The Lady

Release Date 30 Dec 2011 30 May 2012

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  • Currently 2/5 Stars.
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Certificate: 12A

Genre: Drama

The extraordinary story of Aung San Suu Kyi and her husband, Michael Aris. It is also the epic story of the peaceful quest of the woman who is at the core of Burma's democracy movement. Despite distance, long separations, and a dangerously hostile regime, their love endures until the very end.

Michelle Yeoh | David Thewlis | William Hope

Rebecca Frayn

Virginie Silla

Luc Besson Critic Review

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  • Avg User rating
  • Currently 2/5 Stars.

User Reviews

    • Currently 2/5 Stars.


    Perhaps the reason why this film doesn't hold together very well is that she has not finished yet. Aung San Suu Kyi's story is not over, and she has not yet succeeded in her aims. The film itself just did not have enough substance to work with, and in that respect, it can be of some credit to the director that he made an unrealistic project into a passable film.

    • Currently 3/5 Stars.


    Besson holds the somewhat simplified plot together with sure-handed direction and a beautiful sense of the settings, both in Oxford and Rangoon (shot in Thailand). The contrast between these cities couldn't be more striking, and this highlights the warmth and intelligence of the Burmese people in the face of their government's bald-faced cruelty. But even though the political cause is worthy and inspiring, it's in the personal story that the film wins us over.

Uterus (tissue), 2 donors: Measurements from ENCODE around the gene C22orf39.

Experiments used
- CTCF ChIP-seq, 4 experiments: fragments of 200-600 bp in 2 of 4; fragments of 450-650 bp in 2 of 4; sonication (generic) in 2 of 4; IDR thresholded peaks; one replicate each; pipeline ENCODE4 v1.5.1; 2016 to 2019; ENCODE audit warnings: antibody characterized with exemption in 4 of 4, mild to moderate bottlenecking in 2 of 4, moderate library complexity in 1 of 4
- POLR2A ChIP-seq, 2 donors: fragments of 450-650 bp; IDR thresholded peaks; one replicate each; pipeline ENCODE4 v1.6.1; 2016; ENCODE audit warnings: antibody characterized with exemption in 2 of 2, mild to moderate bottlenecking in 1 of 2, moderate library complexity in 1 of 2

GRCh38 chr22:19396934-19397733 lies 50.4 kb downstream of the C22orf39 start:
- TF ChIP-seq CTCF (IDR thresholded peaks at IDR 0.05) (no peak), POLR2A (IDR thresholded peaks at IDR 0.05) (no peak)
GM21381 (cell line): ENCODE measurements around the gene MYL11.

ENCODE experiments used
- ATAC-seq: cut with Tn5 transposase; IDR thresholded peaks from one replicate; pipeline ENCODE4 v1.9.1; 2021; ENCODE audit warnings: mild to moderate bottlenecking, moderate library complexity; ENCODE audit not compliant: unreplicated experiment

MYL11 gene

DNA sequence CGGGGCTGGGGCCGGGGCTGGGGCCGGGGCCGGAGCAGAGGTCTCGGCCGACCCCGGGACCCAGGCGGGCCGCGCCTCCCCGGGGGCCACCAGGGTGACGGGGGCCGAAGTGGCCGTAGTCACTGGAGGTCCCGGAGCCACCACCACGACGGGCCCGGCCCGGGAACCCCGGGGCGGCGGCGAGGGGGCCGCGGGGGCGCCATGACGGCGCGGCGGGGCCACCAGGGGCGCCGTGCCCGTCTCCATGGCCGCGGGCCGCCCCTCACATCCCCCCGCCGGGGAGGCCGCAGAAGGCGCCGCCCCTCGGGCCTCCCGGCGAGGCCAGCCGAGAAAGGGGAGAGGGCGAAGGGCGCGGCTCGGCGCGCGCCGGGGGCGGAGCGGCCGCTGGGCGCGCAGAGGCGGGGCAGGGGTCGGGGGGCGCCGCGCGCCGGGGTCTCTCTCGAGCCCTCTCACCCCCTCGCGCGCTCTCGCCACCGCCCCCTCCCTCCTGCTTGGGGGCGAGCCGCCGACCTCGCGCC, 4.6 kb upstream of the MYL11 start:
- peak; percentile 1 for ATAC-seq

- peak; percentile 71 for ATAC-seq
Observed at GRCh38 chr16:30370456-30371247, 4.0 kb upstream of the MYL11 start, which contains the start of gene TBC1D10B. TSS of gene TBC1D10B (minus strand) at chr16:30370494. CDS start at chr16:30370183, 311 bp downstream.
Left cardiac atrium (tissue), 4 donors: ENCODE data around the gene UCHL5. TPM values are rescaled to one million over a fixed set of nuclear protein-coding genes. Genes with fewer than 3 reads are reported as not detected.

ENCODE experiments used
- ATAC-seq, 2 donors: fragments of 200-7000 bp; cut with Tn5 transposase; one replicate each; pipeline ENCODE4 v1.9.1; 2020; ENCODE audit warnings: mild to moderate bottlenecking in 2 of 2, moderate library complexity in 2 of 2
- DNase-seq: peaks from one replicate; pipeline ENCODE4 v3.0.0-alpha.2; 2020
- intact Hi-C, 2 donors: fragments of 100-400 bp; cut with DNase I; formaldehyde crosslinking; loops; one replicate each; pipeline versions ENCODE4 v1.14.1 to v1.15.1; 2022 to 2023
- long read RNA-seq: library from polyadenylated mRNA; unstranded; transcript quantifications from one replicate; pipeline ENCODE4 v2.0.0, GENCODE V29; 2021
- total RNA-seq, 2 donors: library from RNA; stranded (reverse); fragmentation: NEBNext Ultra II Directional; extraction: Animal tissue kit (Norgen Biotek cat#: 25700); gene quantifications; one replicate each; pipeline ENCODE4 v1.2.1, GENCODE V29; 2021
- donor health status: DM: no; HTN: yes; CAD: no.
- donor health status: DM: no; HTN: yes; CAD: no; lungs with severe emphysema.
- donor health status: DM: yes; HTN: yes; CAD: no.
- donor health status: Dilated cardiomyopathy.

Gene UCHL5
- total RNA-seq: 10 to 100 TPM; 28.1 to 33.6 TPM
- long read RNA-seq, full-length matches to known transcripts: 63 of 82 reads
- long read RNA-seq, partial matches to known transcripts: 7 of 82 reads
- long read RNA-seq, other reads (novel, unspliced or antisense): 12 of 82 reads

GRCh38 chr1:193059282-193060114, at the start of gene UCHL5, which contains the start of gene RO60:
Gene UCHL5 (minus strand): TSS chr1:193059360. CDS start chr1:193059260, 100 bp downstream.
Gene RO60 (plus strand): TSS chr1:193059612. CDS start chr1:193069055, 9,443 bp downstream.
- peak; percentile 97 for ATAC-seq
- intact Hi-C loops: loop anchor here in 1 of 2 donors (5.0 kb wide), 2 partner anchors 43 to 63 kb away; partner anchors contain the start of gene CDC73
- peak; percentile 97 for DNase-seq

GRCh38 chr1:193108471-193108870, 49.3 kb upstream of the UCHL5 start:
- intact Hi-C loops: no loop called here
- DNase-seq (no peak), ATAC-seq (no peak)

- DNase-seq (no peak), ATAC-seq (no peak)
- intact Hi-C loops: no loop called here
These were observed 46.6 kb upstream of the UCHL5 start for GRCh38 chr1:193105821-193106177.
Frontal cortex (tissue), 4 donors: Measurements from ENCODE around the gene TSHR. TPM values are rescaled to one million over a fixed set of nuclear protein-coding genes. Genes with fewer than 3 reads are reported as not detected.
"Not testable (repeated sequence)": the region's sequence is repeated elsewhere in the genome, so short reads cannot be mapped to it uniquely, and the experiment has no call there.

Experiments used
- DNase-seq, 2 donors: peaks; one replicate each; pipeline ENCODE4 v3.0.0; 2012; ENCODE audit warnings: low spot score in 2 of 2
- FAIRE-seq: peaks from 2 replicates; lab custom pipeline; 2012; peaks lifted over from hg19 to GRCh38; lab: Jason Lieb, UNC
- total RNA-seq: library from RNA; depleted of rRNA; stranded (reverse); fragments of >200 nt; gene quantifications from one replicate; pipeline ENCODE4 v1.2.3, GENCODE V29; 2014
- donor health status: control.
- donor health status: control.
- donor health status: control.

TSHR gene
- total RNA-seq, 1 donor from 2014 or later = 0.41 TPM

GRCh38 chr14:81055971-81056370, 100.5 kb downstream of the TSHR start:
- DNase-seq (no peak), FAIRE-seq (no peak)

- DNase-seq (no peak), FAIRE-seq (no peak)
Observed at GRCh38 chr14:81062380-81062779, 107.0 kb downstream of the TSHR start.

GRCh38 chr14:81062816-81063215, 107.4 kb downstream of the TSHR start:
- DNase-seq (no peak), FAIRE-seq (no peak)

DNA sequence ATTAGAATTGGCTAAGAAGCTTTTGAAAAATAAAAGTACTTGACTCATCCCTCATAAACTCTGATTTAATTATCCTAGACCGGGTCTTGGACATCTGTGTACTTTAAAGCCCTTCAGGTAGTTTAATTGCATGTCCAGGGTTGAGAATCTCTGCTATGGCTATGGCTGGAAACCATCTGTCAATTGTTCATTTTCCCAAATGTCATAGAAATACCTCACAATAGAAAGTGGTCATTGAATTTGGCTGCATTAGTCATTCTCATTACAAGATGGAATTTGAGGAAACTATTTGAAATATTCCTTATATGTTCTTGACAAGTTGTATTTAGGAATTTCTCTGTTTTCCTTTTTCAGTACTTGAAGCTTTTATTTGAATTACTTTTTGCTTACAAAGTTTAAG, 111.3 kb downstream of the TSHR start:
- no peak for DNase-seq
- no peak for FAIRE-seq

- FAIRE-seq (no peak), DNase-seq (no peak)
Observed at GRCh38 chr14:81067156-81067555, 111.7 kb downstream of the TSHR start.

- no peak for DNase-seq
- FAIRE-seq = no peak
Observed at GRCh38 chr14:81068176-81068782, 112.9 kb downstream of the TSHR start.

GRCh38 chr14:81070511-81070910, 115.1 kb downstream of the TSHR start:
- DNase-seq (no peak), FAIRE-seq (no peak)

• Currently 3/5 Stars.


    Luc Besson is a director in danger of disappearing from public view. In recent years, he has produced other people's films and made the occasional children's film, but with The Lady he thankfully returns to more mature material. It's about Aung San Suu Kyi, the rightful leader of Burma who is kept under house arrest by the military dictatorship for political reasons. While this story may seem a world away for western viewers, Besson thankfully anchors the story in the relationship between Suu and her committed English husband. However, Suu has to make the agonising choice between family or country - which should come first? Both Michelle Yeoh and David Thewlis are very good in their roles as husband and wife, although the film itself doesn't fully add up. The Burmese military are a bit two-dimensional, though I suppose that's to be expected given that the film is taken from a subjective viewpoint. It will be of limited interest to most people, but it's worth checking out for Besson completists and anyone interested in international politics.